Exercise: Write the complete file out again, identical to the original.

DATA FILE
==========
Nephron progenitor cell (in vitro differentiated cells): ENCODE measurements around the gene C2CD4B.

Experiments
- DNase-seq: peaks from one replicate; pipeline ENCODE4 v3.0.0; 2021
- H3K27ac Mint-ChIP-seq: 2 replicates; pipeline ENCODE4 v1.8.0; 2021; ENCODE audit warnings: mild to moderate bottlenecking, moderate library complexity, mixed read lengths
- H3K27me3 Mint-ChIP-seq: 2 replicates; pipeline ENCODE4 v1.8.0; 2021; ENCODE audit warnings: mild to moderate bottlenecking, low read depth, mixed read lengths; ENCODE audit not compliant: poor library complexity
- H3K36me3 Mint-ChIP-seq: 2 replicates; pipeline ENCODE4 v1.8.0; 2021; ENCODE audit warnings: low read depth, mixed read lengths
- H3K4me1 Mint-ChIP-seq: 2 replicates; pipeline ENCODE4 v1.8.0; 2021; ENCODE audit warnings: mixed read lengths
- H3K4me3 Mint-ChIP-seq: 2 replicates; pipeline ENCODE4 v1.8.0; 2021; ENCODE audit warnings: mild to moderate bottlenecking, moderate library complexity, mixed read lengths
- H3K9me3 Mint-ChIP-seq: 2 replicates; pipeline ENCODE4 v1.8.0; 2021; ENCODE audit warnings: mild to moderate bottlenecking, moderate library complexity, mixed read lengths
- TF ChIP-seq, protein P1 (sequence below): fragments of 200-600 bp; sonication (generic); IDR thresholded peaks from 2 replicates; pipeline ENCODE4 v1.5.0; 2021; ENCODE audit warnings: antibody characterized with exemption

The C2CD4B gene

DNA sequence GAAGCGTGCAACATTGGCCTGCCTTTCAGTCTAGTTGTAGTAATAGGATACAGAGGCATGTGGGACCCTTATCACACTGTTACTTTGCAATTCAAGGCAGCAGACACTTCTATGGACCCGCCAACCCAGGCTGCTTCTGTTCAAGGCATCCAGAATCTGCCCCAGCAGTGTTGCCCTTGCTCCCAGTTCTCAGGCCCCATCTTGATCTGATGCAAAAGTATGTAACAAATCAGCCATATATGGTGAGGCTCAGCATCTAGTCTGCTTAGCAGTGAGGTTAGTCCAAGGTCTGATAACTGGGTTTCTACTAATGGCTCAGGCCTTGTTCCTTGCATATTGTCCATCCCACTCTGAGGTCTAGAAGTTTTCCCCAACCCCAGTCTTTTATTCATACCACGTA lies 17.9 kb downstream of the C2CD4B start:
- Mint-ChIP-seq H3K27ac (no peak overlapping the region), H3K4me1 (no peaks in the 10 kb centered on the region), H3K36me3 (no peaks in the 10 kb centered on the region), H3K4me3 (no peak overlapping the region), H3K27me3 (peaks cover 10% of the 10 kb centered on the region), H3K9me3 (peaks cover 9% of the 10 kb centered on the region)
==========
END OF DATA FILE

Nephron progenitor cell (in vitro differentiated cells): ENCODE measurements around the gene C2CD4B.

Experiments
- DNase-seq: peaks from one replicate; pipeline ENCODE4 v3.0.0; 2021
- H3K27ac Mint-ChIP-seq: 2 replicates; pipeline ENCODE4 v1.8.0; 2021; ENCODE audit warnings: mild to moderate bottlenecking, moderate library complexity, mixed read lengths
- H3K27me3 Mint-ChIP-seq: 2 replicates; pipeline ENCODE4 v1.8.0; 2021; ENCODE audit warnings: mild to moderate bottlenecking, low read depth, mixed read lengths; ENCODE audit not compliant: poor library complexity
- H3K36me3 Mint-ChIP-seq: 2 replicates; pipeline ENCODE4 v1.8.0; 2021; ENCODE audit warnings: low read depth, mixed read lengths
- H3K4me1 Mint-ChIP-seq: 2 replicates; pipeline ENCODE4 v1.8.0; 2021; ENCODE audit warnings: mixed read lengths
- H3K4me3 Mint-ChIP-seq: 2 replicates; pipeline ENCODE4 v1.8.0; 2021; ENCODE audit warnings: mild to moderate bottlenecking, moderate library complexity, mixed read lengths
- H3K9me3 Mint-ChIP-seq: 2 replicates; pipeline ENCODE4 v1.8.0; 2021; ENCODE audit warnings: mild to moderate bottlenecking, moderate library complexity, mixed read lengths
- TF ChIP-seq, protein P1 (sequence below): fragments of 200-600 bp; sonication (generic); IDR thresholded peaks from 2 replicates; pipeline ENCODE4 v1.5.0; 2021; ENCODE audit warnings: antibody characterized with exemption

The C2CD4B gene

DNA sequence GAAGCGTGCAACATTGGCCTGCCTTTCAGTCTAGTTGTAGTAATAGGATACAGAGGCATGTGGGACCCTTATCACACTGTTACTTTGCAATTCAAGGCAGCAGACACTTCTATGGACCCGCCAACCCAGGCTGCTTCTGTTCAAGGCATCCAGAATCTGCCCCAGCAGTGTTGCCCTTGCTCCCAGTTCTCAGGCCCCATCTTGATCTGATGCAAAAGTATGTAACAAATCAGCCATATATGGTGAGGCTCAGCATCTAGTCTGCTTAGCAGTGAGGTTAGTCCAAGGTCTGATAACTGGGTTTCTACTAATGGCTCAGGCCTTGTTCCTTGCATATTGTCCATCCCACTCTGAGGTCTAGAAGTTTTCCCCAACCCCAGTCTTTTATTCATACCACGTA lies 17.9 kb downstream of the C2CD4B start:
- Mint-ChIP-seq H3K27ac (no peak overlapping the region), H3K4me1 (no peaks in the 10 kb centered on the region), H3K36me3 (no peaks in the 10 kb centered on the region), H3K4me3 (no peak overlapping the region), H3K27me3 (peaks cover 10% of the 10 kb centered on the region), H3K9me3 (peaks cover 9% of the 10 kb centered on the region)